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Syria crisis: Assad confirms chemical weapons plan

Syria’s President Bashar al-Assad has appeared on Russian TV to confirm that his country’s chemical weapons will be placed under international control.

Mr Assad told Rossiya 24 the move was as a result of a Russian initiative and not the threat of US military action.

The comments came as the Russian and US foreign ministers prepared for key talks in Geneva.

The US accuses the Syrian regime of killing hundreds in a poison-gas attack in the Damascus suburbs on 21 August.

The government denies the allegation, blaming rebels for the attack.

‘Chance for peace’

Mr Assad told Rossiya 24, the state-run news channel: “Syria is placing its chemical weapons under international control because of Russia. The US threats did not influence the decision.”

Analysis

image of Paul Adams Paul Adams BBC News, Geneva


The fact that the Russians and Americans are sending such large delegations to Geneva, including hordes of military and security officials, suggests a real desire on both sides to make use of this moment.

But the hurdles are immense. The Americans, along with the British and French, want to see some kind of enforcement mechanism to hold President Assad’s feet to the fire. The Russians say this is simply not acceptable. President Putin, in a well-timed article in the New York Times, pours scorn on American threats of force.

But even if this fundamental stumbling block can be overcome (if the US Congress passes its own resolution, with deadlines and threats, then arguably the UN doesn’t need to), there are a myriad of other problems. Who would be willing to send personnel into a war zone to carry out such hazardous work? What weapons will the Syrians be expected, or willing, to hand over? How long, realistically, will this major undertaking last?

Continue reading the main story

Russia’s foreign minister Sergei Lavrov earlier outlined three main phases of Moscow’s proposal:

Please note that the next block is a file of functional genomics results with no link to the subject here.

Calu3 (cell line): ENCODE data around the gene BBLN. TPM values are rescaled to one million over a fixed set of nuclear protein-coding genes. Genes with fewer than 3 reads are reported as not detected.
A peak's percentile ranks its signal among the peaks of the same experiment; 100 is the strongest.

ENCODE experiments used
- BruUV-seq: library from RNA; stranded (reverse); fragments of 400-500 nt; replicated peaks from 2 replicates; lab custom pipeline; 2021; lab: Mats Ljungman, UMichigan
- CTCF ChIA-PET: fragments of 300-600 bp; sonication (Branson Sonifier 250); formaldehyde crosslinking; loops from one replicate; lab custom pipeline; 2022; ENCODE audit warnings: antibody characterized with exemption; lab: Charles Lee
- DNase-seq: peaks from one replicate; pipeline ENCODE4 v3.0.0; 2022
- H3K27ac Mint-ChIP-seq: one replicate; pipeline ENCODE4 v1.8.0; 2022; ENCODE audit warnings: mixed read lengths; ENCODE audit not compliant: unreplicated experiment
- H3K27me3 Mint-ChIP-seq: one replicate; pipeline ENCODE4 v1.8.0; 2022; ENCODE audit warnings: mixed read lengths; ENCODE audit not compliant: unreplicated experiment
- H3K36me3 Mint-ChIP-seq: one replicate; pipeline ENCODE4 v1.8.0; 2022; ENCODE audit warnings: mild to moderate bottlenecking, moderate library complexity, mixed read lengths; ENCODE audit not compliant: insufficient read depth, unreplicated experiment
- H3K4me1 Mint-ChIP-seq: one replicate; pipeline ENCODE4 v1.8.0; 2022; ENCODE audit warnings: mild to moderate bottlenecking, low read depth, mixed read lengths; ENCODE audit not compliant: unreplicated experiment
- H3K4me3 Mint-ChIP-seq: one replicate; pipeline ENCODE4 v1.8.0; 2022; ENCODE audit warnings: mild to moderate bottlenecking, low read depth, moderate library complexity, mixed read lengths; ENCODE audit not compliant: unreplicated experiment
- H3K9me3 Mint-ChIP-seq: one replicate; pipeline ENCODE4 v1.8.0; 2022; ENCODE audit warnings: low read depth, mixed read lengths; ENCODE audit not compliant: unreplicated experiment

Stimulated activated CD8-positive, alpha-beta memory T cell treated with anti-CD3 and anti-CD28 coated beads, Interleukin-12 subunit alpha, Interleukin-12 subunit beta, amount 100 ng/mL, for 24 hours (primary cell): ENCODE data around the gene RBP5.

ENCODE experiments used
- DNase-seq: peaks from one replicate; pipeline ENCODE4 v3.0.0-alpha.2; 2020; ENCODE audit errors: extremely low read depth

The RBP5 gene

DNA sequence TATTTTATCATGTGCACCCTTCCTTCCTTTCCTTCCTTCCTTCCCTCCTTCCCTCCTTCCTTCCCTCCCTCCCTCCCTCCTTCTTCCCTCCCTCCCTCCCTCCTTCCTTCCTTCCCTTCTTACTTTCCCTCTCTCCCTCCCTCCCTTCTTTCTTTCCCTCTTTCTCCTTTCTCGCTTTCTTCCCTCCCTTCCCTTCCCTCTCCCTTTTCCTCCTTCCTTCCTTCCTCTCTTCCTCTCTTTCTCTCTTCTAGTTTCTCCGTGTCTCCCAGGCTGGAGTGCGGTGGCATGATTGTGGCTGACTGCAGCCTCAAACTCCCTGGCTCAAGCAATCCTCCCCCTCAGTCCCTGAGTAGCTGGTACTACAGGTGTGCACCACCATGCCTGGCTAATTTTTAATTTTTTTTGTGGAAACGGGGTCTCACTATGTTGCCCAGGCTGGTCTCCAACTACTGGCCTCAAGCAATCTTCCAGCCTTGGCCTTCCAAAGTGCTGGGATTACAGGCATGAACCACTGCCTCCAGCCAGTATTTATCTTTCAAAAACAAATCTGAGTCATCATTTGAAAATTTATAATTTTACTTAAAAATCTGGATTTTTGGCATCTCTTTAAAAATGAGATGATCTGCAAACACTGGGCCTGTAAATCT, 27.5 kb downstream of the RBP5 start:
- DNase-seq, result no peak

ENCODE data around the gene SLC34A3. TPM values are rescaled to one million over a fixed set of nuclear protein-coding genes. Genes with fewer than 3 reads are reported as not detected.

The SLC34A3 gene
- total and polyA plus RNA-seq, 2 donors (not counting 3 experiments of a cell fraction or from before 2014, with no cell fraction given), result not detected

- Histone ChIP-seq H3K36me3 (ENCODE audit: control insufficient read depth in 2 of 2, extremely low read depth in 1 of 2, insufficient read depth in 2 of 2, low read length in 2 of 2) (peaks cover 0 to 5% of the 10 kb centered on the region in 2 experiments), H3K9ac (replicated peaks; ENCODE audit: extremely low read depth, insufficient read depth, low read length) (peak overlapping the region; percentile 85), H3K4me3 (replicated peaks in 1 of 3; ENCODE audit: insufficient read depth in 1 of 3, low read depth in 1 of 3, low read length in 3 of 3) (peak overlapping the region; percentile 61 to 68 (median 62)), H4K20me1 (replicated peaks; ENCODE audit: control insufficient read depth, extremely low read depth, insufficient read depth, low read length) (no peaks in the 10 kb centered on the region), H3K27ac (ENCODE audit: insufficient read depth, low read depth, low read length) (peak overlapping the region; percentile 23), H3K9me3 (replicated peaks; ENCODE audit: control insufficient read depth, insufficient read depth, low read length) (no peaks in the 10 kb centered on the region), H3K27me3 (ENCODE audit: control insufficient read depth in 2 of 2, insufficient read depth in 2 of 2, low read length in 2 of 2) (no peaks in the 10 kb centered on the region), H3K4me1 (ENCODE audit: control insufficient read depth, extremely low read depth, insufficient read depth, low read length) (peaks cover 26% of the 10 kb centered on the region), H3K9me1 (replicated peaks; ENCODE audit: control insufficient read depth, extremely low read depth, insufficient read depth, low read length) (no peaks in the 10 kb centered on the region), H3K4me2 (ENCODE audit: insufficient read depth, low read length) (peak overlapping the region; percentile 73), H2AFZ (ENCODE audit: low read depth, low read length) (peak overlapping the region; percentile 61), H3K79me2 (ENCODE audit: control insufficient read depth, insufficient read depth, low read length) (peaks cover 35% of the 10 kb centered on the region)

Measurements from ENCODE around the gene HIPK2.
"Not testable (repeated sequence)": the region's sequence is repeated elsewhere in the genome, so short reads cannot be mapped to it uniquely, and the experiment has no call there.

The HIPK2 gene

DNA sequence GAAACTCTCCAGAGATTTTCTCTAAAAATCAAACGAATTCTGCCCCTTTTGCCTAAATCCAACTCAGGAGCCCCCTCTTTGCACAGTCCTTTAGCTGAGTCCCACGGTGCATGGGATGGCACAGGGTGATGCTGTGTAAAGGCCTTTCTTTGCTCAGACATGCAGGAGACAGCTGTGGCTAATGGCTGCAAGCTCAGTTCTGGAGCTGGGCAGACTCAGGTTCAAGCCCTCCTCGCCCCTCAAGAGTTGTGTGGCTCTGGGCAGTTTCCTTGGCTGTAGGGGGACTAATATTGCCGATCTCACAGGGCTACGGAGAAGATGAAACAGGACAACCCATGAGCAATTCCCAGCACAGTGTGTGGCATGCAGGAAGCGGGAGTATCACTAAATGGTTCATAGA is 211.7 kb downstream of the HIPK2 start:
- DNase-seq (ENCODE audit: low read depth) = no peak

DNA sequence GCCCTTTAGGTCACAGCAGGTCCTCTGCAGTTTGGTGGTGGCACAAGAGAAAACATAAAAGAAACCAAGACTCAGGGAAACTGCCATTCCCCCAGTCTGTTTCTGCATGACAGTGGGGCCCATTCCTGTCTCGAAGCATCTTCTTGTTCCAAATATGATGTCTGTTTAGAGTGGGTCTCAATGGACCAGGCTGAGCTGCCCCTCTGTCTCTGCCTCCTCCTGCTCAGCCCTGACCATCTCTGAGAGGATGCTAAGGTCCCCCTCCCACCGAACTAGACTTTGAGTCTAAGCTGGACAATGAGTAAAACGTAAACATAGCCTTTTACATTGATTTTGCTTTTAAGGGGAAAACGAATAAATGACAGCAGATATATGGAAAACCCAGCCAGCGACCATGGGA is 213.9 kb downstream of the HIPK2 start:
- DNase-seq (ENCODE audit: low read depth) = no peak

• Syria joins the Chemical Weapons Convention, which outlaws the production and use of the weapons
  • Syria reveals where its chemical weapons are stored and gives details of its programme
  • Experts decide on the specific measures to be taken

In his TV interview, Mr Assad confirmed Syria would send documents to the UN as part of the process of signing the chemical weapons convention.

Mr Lavrov, completing a visit to Kazakhstan, said: “I am sure that there is a chance for peace in Syria. We cannot let it slip away.”

He did not mention the destruction of the weapons, which is thought to be a sticking point in Moscow’s negotiations with Damascus.

Mr Lavrov is due to discuss the plan in Geneva with US Secretary of State John Kerry, who will first hold talks with UN-Arab League envoy Lakhdar Brahimi.

US officials have described Russia’s plan as “doable but difficult”.

Officials travelling with Mr Kerry said they wanted a rapid agreement with the Russians on principles for the process, including a demand for Syria to give a quick, complete and public declaration of its stockpile.

The US postponed plans to launch military strikes on Syria after Russia proposed the disarmament earlier this week.

Source:BBC and Agencies

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